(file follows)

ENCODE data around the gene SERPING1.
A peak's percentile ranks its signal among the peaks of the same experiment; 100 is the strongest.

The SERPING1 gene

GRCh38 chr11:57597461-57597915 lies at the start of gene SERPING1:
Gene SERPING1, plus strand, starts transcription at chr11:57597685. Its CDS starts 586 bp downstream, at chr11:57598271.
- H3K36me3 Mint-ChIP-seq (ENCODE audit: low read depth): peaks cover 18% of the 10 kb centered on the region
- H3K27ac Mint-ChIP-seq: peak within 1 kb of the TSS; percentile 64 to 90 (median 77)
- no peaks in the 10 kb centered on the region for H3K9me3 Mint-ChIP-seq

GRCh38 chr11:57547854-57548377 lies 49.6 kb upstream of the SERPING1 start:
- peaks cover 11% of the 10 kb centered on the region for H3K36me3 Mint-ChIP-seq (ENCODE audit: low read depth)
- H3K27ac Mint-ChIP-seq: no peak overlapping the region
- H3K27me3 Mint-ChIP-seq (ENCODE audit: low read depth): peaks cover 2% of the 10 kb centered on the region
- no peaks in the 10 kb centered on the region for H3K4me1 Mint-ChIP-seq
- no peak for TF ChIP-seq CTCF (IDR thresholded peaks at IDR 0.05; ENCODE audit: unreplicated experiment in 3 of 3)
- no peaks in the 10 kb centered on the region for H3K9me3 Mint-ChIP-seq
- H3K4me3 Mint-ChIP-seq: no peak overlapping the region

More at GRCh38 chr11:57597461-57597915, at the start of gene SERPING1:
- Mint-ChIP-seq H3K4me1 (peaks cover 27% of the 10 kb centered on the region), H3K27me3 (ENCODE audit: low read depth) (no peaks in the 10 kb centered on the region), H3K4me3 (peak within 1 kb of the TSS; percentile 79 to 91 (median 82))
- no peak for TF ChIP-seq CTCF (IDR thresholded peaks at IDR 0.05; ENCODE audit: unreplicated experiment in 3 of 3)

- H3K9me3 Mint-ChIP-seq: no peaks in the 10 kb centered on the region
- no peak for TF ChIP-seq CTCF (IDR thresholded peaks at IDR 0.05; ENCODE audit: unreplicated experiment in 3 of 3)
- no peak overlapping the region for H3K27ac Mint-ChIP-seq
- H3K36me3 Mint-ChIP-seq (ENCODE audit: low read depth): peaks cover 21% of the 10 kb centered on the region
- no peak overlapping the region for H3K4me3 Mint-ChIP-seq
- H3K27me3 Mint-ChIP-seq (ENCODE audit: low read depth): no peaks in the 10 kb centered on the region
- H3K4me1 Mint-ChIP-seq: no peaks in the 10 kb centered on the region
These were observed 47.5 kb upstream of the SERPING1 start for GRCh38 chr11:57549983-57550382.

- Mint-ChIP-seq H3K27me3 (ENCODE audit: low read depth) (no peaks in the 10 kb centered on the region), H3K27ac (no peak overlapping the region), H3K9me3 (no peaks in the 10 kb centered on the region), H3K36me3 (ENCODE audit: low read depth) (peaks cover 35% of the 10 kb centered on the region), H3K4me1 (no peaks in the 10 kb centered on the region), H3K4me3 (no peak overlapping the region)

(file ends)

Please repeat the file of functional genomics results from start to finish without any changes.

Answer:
ENCODE data around the gene SERPING1.
A peak's percentile ranks its signal among the peaks of the same experiment; 100 is the strongest.

The SERPING1 gene

GRCh38 chr11:57597461-57597915 lies at the start of gene SERPING1:
Gene SERPING1, plus strand, starts transcription at chr11:57597685. Its CDS starts 586 bp downstream, at chr11:57598271.
- H3K36me3 Mint-ChIP-seq (ENCODE audit: low read depth): peaks cover 18% of the 10 kb centered on the region
- H3K27ac Mint-ChIP-seq: peak within 1 kb of the TSS; percentile 64 to 90 (median 77)
- no peaks in the 10 kb centered on the region for H3K9me3 Mint-ChIP-seq

GRCh38 chr11:57547854-57548377 lies 49.6 kb upstream of the SERPING1 start:
- peaks cover 11% of the 10 kb centered on the region for H3K36me3 Mint-ChIP-seq (ENCODE audit: low read depth)
- H3K27ac Mint-ChIP-seq: no peak overlapping the region
- H3K27me3 Mint-ChIP-seq (ENCODE audit: low read depth): peaks cover 2% of the 10 kb centered on the region
- no peaks in the 10 kb centered on the region for H3K4me1 Mint-ChIP-seq
- no peak for TF ChIP-seq CTCF (IDR thresholded peaks at IDR 0.05; ENCODE audit: unreplicated experiment in 3 of 3)
- no peaks in the 10 kb centered on the region for H3K9me3 Mint-ChIP-seq
- H3K4me3 Mint-ChIP-seq: no peak overlapping the region

More at GRCh38 chr11:57597461-57597915, at the start of gene SERPING1:
- Mint-ChIP-seq H3K4me1 (peaks cover 27% of the 10 kb centered on the region), H3K27me3 (ENCODE audit: low read depth) (no peaks in the 10 kb centered on the region), H3K4me3 (peak within 1 kb of the TSS; percentile 79 to 91 (median 82))
- no peak for TF ChIP-seq CTCF (IDR thresholded peaks at IDR 0.05; ENCODE audit: unreplicated experiment in 3 of 3)

- H3K9me3 Mint-ChIP-seq: no peaks in the 10 kb centered on the region
- no peak for TF ChIP-seq CTCF (IDR thresholded peaks at IDR 0.05; ENCODE audit: unreplicated experiment in 3 of 3)
- no peak overlapping the region for H3K27ac Mint-ChIP-seq
- H3K36me3 Mint-ChIP-seq (ENCODE audit: low read depth): peaks cover 21% of the 10 kb centered on the region
- no peak overlapping the region for H3K4me3 Mint-ChIP-seq
- H3K27me3 Mint-ChIP-seq (ENCODE audit: low read depth): no peaks in the 10 kb centered on the region
- H3K4me1 Mint-ChIP-seq: no peaks in the 10 kb centered on the region
These were observed 47.5 kb upstream of the SERPING1 start for GRCh38 chr11:57549983-57550382.

- Mint-ChIP-seq H3K27me3 (ENCODE audit: low read depth) (no peaks in the 10 kb centered on the region), H3K27ac (no peak overlapping the region), H3K9me3 (no peaks in the 10 kb centered on the region), H3K36me3 (ENCODE audit: low read depth) (peaks cover 35% of the 10 kb centered on the region), H3K4me1 (no peaks in the 10 kb centered on the region), H3K4me3 (no peak overlapping the region)